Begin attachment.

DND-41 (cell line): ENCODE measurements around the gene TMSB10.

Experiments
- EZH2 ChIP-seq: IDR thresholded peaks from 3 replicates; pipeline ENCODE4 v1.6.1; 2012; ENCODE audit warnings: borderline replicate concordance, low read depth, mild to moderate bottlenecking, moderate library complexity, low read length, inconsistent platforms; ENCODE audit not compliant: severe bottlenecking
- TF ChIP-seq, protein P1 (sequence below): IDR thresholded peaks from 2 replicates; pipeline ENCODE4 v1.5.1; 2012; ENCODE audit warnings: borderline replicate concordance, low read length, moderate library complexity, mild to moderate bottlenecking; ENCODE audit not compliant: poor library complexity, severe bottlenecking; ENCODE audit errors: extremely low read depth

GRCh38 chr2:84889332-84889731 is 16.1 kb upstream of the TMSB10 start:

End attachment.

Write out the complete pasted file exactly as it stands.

DND-41 (cell line): ENCODE measurements around the gene TMSB10.

Experiments
- EZH2 ChIP-seq: IDR thresholded peaks from 3 replicates; pipeline ENCODE4 v1.6.1; 2012; ENCODE audit warnings: borderline replicate concordance, low read depth, mild to moderate bottlenecking, moderate library complexity, low read length, inconsistent platforms; ENCODE audit not compliant: severe bottlenecking
- TF ChIP-seq, protein P1 (sequence below): IDR thresholded peaks from 2 replicates; pipeline ENCODE4 v1.5.1; 2012; ENCODE audit warnings: borderline replicate concordance, low read length, moderate library complexity, mild to moderate bottlenecking; ENCODE audit not compliant: poor library complexity, severe bottlenecking; ENCODE audit errors: extremely low read depth

GRCh38 chr2:84889332-84889731 is 16.1 kb upstream of the TMSB10 start: